Rohinton Bajirao Maloo, my friend, a friend of the industry... his loss, in the Mumbai terrorist strike, has made this tragedy personal for me, and for many of my colleagues at exchange4media, who knew him well and interacted with him on a regular basis. I cannot believe that something like this has happened. Our prayers over the last two days have gone unanswered.
Last Monday, on November 17, after the Pitch CMO Summit, Rohinton and his wife Niki dropped me at CCI. On Tuesday at 3 pm, he and I had leisurely chatted and debated for 90 minutes at the Sea Lounge of Taj Colaba. At about 4.30 pm, I dropped him home. On November 18 at 4.30 pm was my last physical rendezvous with Rohinton, though on Tuesday, November 25, I had exchanged my last emails with him.
I can’t start to imagine what Rohinton’s family, especially his wife and his daughter and son, are feeling. It is past 1 am on November 29, and I am writing things that I never thought I would have to, never had planned to. I was hoping Rohinton would be hale and hearty and that we could later get him to tell us tales of his encounter. Marzban Patel, Rohinton’s friend and a close business partner, told me, when we both sadly discovered that God had not listened to our prayers, to write about this extraordinary man.
At around 11.15 am on November 28, Dilip Venkatraman of IBN Network had called to tell me that Rohinton Maloo was trapped inside the Trident, where he had gone the previous night for dinner with an expat. I had thought about him on Wednesday night, when the terrorists stuck, but had assumed that he would be safe. I stepped out of my home at 11.30 am praying for him. As I stepped out, my security guard gave me a card from Rohinton Maloo -- it was a belated happy birthday card for my wife.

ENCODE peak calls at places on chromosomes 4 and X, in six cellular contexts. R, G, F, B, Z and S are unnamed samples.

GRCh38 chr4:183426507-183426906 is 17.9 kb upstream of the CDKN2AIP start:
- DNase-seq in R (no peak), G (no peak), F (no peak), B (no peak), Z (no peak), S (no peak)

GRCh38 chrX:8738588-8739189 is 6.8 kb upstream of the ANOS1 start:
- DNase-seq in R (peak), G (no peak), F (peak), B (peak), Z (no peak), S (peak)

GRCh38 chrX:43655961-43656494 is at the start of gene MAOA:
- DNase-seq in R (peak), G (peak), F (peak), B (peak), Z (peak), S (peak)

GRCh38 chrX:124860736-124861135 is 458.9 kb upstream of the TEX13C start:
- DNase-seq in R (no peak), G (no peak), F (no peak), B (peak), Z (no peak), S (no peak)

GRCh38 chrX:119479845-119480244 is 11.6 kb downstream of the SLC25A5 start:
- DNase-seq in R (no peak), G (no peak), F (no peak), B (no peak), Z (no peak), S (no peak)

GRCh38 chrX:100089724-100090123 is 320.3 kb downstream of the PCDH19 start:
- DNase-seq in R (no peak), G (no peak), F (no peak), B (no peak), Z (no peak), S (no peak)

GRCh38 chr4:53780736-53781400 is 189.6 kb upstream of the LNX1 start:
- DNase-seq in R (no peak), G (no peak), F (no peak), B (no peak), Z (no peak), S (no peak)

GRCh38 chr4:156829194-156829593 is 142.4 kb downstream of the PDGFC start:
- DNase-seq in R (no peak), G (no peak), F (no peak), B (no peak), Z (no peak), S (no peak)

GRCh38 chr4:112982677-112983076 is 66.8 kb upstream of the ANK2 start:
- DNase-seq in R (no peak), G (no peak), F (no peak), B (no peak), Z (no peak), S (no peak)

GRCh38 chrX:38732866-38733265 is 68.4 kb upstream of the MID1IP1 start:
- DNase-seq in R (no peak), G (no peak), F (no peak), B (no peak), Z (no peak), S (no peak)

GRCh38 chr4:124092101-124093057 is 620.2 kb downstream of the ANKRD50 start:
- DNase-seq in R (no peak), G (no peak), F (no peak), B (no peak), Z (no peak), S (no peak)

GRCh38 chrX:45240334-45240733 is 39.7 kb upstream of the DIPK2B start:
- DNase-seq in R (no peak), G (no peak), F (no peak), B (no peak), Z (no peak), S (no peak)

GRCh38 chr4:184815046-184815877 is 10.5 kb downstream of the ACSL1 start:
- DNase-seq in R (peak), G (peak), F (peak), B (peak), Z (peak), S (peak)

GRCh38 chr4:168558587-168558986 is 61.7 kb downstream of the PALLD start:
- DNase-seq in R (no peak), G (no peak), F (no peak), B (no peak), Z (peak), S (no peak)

Over the last two days, many common friends – Navroze Dhondy, Suresh Balakrishanan, Rajul Kulshreshtha, Hoshie Ghaswalla, Sanjay Raina and many more – have called me, asking me about him. Everyone who called me was fond of him and will miss him. We are all heartbroken.
Rohinton was a great human being, a warm and caring friend, a thinker, a visionary, full of life and always ready to experiment with new ideas. I can think of many firsts that Rohinton had done in the media industry, but what I remember most is that he was a kind and friendly soul.
Rohinton had friends, and real close friends, all over the world. I recently met his school friend in Vegas. Rohinton never forgot his friends. He was passionate about relationships and ideas.
Rohinton wanted to launch a free newspaper in Mumbai. He had started an online retail website. Many people don’t know that we had started the exchange4media Mumbai operations from his Mani Mahal, Mathew Road office in Mumbai.
Rohinton was always full of life and stories. He liked to watch movies, listen to music and watch Formula 1 racing.
Professionally, Rohinton had over 25 years of varied experience in the media and technology marketing. Armed with post graduation in Mass Communication in 1987, Rohinton co-launched Computerland (later re-named as Aptech), which is South Asia’s largest network, IT training institute. Since 1992, he was instrumental in the South Asia launch of Asian Business News (now called CNBC), CNN and Cartoon Network and HBO for Turner/Time Warner Inc. In 2000, he launched Hallmark business unit’s card in India. To add to his achievements, in 2002, he acquired Cutting Edge Media Pvt Ltd from Zee Telefilms Ltd and re-launched Zee English and Zee MGM marketing sales for Zee Telefilms Ltd, and also ZeeNews.com. Rohinton recently advised Tehelka and Tellibrahma. He was Managing Director of Cutting Edge Media.
His untimely demise has left a huge void. Rohinton, I and we will miss you. May you continue to guide me and us.